Last Updated on January 14, 2022
Organizations that are pursuing ISO 27001 certification often think that the standard is all about the controls. When you’ve implemented and documented all 114 controls in ISO 27001’s Annex A, you’re good-to-go for your certification audit, right?
But wait a tick… Unlike many other cybersecurity standards, ISO 27001 doesn’t focus on controls. That is, it doesn’t prescribe a “one-size-fits-all” control set to implement. In fact, it doesn’t even certify your controls per se. So, how do you know what controls you should implement to get ISO 27001 certified?
To address these kinds of common misunderstandings and help SMBs course-correct on their ISO 27001 preparation journeys, Pivot Point Security CISO and Managing Partner, John Verry, recorded a “free consultation” podcast based on his hands-on experiences with clients.
How ISO 27001 really works
In conversations with ISO 27001 clients, John often hears, “We’ve implemented all 114 of the Annex A controls, so we’re ready to get ISO certified.”
“But ISO 27001 is not really about the controls,” John clarifies. “The certification is not on ISO 27002, which are the actual controls that are listed in Annex A of ISO 27001. The certification is on clauses 4 through 10 [of the standard]. So really, what we’re talking about is the management system. It’s the process by which you understand what you’re protecting.”
Emphasis on the information security management system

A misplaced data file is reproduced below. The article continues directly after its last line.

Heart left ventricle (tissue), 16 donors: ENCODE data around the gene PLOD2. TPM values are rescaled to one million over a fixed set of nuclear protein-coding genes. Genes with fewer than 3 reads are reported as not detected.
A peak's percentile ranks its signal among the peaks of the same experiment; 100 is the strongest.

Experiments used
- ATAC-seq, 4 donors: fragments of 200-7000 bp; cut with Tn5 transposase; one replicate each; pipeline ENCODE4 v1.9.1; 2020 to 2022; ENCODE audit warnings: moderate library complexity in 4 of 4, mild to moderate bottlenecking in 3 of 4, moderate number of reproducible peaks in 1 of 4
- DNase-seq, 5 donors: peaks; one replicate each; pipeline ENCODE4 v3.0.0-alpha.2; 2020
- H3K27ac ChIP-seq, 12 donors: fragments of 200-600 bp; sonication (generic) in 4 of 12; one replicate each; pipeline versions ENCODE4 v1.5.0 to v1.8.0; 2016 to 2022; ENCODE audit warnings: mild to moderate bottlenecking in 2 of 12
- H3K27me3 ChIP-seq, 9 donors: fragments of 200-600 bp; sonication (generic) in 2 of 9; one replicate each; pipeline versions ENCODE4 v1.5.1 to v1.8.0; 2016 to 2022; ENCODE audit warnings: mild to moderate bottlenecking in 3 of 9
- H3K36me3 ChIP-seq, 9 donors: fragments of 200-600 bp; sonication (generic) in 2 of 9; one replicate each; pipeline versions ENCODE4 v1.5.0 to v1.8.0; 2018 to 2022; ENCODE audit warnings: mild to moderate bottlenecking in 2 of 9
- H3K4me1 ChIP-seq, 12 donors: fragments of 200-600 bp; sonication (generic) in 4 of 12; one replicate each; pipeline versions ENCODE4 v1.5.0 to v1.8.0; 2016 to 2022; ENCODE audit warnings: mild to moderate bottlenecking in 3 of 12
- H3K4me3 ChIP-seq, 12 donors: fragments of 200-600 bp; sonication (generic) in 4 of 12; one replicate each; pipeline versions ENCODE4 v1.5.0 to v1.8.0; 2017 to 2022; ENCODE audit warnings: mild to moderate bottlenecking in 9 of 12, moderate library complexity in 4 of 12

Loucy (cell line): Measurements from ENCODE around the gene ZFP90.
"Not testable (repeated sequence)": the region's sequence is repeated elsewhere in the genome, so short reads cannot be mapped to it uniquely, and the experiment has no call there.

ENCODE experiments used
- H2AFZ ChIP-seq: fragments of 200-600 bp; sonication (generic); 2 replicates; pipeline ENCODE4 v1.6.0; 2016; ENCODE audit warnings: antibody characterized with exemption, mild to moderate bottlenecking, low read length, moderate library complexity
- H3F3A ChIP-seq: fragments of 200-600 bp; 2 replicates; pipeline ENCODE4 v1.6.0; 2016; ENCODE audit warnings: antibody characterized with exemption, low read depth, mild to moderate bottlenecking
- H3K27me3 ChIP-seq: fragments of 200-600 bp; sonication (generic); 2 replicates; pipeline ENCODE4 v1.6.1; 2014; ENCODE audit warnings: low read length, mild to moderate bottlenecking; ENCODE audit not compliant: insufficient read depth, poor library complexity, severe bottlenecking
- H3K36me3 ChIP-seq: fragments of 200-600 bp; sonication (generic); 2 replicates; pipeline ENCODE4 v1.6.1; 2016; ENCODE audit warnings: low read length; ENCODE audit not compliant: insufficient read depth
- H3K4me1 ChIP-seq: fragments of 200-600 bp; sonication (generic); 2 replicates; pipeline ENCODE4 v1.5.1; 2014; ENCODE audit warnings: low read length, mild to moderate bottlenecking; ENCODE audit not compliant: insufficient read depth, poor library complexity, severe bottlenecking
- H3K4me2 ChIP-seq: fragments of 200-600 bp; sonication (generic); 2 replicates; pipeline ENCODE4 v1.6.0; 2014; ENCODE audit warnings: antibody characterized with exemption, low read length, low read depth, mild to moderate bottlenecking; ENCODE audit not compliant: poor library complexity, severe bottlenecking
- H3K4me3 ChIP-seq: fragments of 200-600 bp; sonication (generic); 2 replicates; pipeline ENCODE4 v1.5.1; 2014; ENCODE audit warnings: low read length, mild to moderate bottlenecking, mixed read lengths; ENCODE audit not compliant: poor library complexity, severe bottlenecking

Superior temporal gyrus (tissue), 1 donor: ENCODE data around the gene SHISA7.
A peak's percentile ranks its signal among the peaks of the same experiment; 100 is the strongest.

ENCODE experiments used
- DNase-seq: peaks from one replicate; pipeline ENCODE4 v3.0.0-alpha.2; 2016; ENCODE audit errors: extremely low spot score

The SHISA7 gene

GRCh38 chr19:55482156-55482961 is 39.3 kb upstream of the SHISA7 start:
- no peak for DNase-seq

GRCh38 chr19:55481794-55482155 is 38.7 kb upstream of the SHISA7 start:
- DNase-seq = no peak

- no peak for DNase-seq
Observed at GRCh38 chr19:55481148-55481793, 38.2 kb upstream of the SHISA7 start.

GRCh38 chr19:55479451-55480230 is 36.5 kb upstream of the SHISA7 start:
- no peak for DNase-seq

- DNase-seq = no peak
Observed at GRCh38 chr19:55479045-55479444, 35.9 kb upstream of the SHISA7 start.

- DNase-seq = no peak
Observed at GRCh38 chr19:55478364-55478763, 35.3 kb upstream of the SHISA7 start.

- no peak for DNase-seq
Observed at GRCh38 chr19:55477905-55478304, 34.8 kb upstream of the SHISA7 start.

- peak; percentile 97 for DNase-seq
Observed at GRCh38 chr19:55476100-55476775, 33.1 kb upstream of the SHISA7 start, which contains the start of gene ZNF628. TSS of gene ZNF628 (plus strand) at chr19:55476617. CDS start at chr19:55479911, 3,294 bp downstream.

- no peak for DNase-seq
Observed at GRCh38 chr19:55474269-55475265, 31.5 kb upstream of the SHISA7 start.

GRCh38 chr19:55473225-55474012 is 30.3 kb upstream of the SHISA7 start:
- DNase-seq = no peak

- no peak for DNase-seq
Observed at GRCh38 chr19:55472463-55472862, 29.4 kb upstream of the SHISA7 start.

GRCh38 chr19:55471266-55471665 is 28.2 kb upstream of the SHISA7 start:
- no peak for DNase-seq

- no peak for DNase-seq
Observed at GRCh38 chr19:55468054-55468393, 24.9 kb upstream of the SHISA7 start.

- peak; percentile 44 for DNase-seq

John explains: “You understand risk. You have repeatable, consistent mechanisms to recognize changes in the environment create changes in risk, and then your information security management system [ISMS] responds to that. Your controls are updated based on those risks, and you’re setting objectives each year for what you’re trying to do, plus you’re demonstrating continuous improvement. And you’ve got processes in place: security metrics, internal audit, external audit, right? Which are all used to validate the effectiveness of the ISMS.”
“Those controls are only looked at in what we call stage two of your audit, after we’ve confirmed in stage one that all of the management system stuff in clauses four through 10 are properly implemented and operating effectively,” John stresses.
One of the major differences between ISO 27001 and more prescriptive cybersecurity frameworks like SOC 2 and CMMC is this ISMS construct. An ISO 27001 audit focuses mainly on the management system because, if the management system works well, you can trust that the controls that the ISMS specifies and validates are functioning effectively.
Yes, your ISO 27001 external audits will include sampling your controls. But unlike SOC 2, for instance, which doesn’t have a management system to rely on, it’s not typical for auditors to “bang the hell out of the controls,” as John puts it.
Want to get to ISO 27001 by the shortest and smoothest route possible? Then you’ll love this “consultation-in-a-podcast” with ISO 27001 thought leader John Verry: EP#62 – John Verry – What People Get Wrong About ISO 27001 Compliance – Pivot Point Security
Looking for some more meaningful information around managing your ISO 27001 Process? Check out this related podcast: EP#59 – John Verry – Governing Cybersecurity: A Process for Becoming Provably Secure & Compliant – Pivot Point Security